by Paula M. Riley

As part of the grant application process, committee members from Impact100 Philadelphia, a local giving circle, visit an applicant site to better understand the non-profit organization applying for one of the grants the all-women group distributes. With 242 members, Impact100 will distribute $242,000 in grants this year. Each member donates $1,000.

There is strength in numbers.  That’s what local women who have joined Impact100 Philadelphia are discovering. They have found that by pooling their philanthropic efforts, they can make a huge impact on nonprofits in the Philadelphia region.

Impact100 Philadelphia is an all-woman giving circle whose concept is simple. Every member commits $1,000 annually, which is pooled together and fully distributed in the form of grants to area nonprofits.

Last fall, local Impact100 members hosted an event to introduce women from Chestnut Hill and Mt. Airy to the organization. Over cocktails in a Chestnut Hill home, members shared experiences and explained how the organization works. By the end of the night, Impact100 had a dozen women join as new members. This brought the four-year-old organization up to 242 members, meaning $242,000 will be distributed to five nonprofits this year.

“It is so powerful to make a transformative impact on these organizations,” said Anne Sudduth, a Chestnut Hill resident and host of the evening. “Our grant recipients are often lesser-known, smaller nonprofits that are overlooked in other grant awards but are doing wonderful work.”

Sudduth joined the group when she moved to Philadelphia a few years ago from New England. She was seeking to get involved in the nonprofit world but didn’t want to just join a board.

“I really wanted to get a sense of what was going on in Philadelphia,” she said.

Impact100 offered her that opportunity. She quickly became a member and joined the board last summer.

Like Sudduth, Impact100 member Caroline Estey King gives to annual fund drives at her children’s school and her favorite organizations in Philly. What appealed to King about Impact100 was her ability to be part of a large-sized grant. As a fundraising consultant, she understands the value of such a grant

“The impact of $100,000 can make or break a non-profit,” she said. ”I feel like my gift can make a significant shift in that nonprofit.”

Last year, an Impact100 project grant ($100,000) was awarded to West Philadelphia Alliance for Children (WePAC). This contributed to the organization’s effort to reopen libraries in five public schools that had been closed due to budget cuts.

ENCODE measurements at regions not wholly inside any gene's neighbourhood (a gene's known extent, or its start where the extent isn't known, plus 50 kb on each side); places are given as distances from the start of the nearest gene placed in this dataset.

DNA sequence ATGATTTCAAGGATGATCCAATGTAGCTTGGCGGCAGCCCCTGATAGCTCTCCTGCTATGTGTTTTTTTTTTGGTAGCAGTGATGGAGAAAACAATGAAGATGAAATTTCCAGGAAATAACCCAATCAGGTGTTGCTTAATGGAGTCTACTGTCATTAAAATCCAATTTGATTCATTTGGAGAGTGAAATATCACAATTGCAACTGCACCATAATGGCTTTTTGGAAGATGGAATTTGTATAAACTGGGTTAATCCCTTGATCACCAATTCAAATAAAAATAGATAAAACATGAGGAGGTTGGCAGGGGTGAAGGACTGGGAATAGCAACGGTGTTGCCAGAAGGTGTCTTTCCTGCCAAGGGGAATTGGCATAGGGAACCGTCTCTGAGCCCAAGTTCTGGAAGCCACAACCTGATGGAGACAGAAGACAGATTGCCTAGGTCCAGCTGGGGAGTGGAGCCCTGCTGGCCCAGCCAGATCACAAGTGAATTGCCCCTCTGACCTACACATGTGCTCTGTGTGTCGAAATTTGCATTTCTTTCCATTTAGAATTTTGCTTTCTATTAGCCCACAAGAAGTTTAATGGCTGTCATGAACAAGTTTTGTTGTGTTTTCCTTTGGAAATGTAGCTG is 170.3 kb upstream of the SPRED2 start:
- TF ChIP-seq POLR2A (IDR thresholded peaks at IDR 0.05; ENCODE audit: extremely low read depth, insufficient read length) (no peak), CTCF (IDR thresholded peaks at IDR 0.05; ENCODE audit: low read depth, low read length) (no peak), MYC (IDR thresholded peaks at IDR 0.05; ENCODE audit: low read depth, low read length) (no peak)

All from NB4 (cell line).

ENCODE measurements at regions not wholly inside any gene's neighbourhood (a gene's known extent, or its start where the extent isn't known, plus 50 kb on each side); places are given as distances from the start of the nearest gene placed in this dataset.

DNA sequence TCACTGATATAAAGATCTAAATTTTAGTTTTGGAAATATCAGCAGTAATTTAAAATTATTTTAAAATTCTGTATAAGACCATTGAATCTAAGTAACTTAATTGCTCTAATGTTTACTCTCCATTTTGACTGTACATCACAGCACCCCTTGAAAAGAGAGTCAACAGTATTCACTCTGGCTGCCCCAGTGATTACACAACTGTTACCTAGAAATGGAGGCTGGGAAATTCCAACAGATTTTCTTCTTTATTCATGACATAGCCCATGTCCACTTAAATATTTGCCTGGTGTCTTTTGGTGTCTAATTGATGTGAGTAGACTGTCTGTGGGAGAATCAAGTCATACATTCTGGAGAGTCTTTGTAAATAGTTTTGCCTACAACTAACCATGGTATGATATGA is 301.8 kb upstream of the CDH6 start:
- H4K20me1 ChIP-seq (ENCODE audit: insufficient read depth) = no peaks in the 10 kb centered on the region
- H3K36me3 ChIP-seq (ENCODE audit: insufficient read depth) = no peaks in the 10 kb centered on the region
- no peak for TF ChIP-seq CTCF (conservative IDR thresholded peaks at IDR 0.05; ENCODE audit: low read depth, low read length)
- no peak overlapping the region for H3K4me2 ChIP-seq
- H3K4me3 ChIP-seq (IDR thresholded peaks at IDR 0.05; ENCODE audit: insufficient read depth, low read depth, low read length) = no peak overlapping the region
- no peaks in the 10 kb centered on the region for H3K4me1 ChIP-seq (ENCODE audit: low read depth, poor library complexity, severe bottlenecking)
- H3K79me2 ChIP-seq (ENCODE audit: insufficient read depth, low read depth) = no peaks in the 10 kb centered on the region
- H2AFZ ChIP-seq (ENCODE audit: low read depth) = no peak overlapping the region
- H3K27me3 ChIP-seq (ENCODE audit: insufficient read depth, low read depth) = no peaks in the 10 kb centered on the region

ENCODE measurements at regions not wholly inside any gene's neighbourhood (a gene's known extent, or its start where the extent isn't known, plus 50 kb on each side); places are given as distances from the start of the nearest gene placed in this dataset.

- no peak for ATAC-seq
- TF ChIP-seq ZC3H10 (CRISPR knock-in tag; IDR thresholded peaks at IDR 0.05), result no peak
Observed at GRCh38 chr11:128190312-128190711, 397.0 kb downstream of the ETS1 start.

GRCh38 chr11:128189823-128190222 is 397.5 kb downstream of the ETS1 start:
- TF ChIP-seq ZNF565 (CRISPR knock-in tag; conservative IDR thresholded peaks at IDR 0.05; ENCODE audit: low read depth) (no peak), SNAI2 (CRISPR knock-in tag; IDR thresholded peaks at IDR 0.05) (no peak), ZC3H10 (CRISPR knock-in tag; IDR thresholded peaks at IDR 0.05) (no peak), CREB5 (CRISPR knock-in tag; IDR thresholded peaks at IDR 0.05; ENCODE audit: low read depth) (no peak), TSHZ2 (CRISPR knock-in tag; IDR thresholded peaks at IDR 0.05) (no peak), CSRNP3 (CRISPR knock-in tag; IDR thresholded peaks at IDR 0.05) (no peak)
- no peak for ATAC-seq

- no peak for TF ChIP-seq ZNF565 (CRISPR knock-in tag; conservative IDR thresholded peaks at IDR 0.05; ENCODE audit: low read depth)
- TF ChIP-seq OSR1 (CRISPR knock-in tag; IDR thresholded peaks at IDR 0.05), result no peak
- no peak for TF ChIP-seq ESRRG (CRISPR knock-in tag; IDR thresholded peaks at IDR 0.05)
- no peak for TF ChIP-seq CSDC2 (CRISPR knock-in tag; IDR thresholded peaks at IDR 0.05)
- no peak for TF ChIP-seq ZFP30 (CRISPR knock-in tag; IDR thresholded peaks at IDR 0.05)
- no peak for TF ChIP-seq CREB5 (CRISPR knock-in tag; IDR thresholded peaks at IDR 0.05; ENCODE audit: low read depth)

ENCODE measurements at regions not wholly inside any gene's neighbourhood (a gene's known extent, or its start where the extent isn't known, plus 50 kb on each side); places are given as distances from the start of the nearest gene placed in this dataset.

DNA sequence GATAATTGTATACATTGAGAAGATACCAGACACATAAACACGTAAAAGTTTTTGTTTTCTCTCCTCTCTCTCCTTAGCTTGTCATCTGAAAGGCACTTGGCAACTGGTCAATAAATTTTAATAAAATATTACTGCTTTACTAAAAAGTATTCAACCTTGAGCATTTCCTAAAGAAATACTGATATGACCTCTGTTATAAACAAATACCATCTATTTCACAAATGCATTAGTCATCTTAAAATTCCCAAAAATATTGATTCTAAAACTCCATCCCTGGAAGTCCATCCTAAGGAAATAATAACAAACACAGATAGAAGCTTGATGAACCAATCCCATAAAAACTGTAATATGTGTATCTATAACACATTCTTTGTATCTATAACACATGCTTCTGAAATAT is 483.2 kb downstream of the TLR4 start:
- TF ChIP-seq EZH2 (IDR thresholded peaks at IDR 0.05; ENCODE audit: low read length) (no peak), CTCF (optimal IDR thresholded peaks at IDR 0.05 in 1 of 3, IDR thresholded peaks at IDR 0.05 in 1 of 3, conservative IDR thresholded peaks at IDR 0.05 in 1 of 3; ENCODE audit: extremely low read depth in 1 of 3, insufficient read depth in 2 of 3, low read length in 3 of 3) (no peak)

One of the four operating grants ($20,000) was given to Northwest Philadelphia Interfaith Hospitality Network (NPIHN). This organization provides emergency housing, transitional housing and support service for area homeless. Churches host small groups of homeless individuals providing meals, shelter and companionship for brief stay.

Many local congregations including St. Paul’s Episcopal Church, Chestnut Hill Friends Meeting, St. Raymond’s Catholic Church and Lutheran Theological Seminary of Philadelphia serve as host congregations.

Operating grants were also awarded to Urban Tree Connection, Community Arts Center and Concern for Health Options: Information, Care and Education (CHOICE).

Learning about the area’s nonprofit organizations is one of the many benefits of participating in Impact100. Four committees representing different focus areas (Education, Health and Wellness, Arts and Culture, Family and Environment) handle the grant application process, which includes reviewing grant proposals and site visits to the most promising applicants.

Each committee selects one organization that is invited to make a presentation at the group’s annual meeting in June when all of the Impact100 members vote to determine which organization will receive the $100,000 project grant.

With its increased membership size, Impact100 will, for the first time this year, award two $100,000 project grants. The remaining $42,000 will be distributed in operating grants to the other three finalists.

“We are interested in what is happening [at area nonprofits] and want to be part of solving problems,” Sudduth said. “Through Impact100 we [members] learn about community issues and challenges that might not otherwise be a focus in our lives.”

Although King is extremely knowledgeable about area nonprofits, Impact100 introduces her to many others.

“It would be a fulltime job to assess the number of places that may interest you – giving like this is a matter of convenience,” she said. “Impact 100 offers a nice safe model that works.”

Members have difference experiences and level of involvement. There is no expectation that members serve on any committees or attend meetings. Votes on the grants can be done by absentee ballot. What the majority seem to enjoy is the ability to make a large difference.